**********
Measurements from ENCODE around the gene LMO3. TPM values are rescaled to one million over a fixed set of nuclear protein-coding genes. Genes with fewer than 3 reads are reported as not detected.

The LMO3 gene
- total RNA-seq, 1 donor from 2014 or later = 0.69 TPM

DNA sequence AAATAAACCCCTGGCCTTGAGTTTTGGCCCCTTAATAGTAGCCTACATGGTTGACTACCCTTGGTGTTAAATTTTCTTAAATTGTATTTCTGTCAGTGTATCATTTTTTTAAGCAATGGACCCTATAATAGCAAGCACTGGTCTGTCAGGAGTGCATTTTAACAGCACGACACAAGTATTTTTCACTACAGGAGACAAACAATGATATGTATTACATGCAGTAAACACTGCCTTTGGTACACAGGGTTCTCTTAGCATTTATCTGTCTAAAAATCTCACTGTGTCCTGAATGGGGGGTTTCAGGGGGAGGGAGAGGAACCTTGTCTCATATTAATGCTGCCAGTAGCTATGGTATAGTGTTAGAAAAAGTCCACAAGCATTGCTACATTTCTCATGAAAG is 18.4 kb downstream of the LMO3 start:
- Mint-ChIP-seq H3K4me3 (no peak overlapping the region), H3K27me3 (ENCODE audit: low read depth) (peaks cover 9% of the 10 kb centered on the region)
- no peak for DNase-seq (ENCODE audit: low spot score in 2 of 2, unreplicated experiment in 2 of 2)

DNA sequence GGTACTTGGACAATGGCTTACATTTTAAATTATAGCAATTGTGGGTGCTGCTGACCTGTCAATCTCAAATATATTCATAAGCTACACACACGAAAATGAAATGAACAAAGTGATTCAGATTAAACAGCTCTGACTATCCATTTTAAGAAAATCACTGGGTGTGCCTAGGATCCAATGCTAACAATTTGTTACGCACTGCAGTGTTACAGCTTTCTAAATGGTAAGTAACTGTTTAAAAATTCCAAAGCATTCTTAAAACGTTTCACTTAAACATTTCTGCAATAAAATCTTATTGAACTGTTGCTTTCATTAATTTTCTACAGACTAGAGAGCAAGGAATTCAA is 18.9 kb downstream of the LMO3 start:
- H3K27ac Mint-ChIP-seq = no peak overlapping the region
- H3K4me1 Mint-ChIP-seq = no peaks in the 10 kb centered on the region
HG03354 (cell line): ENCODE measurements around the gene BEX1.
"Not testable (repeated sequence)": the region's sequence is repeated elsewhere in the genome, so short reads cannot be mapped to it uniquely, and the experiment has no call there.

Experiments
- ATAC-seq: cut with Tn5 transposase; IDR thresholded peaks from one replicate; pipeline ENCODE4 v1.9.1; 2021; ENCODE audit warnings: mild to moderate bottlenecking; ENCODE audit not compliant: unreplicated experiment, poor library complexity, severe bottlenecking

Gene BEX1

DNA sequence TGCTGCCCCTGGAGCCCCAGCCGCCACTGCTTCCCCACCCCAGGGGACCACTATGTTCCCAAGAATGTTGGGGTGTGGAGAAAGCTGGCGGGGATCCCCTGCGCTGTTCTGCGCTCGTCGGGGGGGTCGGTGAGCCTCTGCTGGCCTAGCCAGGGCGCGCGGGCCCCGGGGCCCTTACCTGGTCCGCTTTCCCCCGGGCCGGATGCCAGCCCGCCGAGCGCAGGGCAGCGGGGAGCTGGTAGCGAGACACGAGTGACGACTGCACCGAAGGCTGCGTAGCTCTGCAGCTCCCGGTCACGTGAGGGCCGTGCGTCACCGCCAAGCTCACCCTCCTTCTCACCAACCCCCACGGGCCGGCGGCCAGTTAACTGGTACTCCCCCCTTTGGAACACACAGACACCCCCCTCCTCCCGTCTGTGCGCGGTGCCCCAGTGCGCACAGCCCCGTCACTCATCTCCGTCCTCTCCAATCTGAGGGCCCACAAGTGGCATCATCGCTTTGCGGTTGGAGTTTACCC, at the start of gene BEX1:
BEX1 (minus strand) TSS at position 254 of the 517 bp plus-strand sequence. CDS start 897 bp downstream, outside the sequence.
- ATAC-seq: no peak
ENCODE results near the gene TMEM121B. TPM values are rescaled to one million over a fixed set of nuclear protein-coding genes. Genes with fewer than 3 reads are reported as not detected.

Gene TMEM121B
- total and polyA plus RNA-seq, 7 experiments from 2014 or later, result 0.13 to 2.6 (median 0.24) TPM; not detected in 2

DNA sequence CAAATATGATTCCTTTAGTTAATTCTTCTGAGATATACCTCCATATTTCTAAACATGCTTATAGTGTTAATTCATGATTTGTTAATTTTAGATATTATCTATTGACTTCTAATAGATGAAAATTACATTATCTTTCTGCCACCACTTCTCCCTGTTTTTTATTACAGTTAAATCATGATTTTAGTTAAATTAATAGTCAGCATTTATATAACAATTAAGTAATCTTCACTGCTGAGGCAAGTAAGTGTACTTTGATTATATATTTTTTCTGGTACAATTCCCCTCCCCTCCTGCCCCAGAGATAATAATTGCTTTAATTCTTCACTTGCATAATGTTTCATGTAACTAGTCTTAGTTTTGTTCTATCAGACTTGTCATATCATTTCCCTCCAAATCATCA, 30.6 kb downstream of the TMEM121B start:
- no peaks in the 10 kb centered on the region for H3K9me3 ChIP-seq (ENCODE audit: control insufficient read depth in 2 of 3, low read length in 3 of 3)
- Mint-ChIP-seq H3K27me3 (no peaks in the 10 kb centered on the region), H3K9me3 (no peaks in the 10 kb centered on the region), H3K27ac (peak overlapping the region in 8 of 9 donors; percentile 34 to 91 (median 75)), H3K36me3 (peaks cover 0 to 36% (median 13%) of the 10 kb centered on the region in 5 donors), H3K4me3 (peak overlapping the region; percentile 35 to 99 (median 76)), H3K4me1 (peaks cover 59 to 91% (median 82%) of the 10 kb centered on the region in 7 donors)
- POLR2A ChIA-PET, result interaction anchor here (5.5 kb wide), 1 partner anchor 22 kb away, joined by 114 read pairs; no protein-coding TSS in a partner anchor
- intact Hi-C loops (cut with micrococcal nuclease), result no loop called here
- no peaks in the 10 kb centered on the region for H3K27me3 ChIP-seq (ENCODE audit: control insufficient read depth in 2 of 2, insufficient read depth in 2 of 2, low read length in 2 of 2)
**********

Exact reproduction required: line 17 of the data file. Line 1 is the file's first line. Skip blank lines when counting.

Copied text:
- ATAC-seq: no peak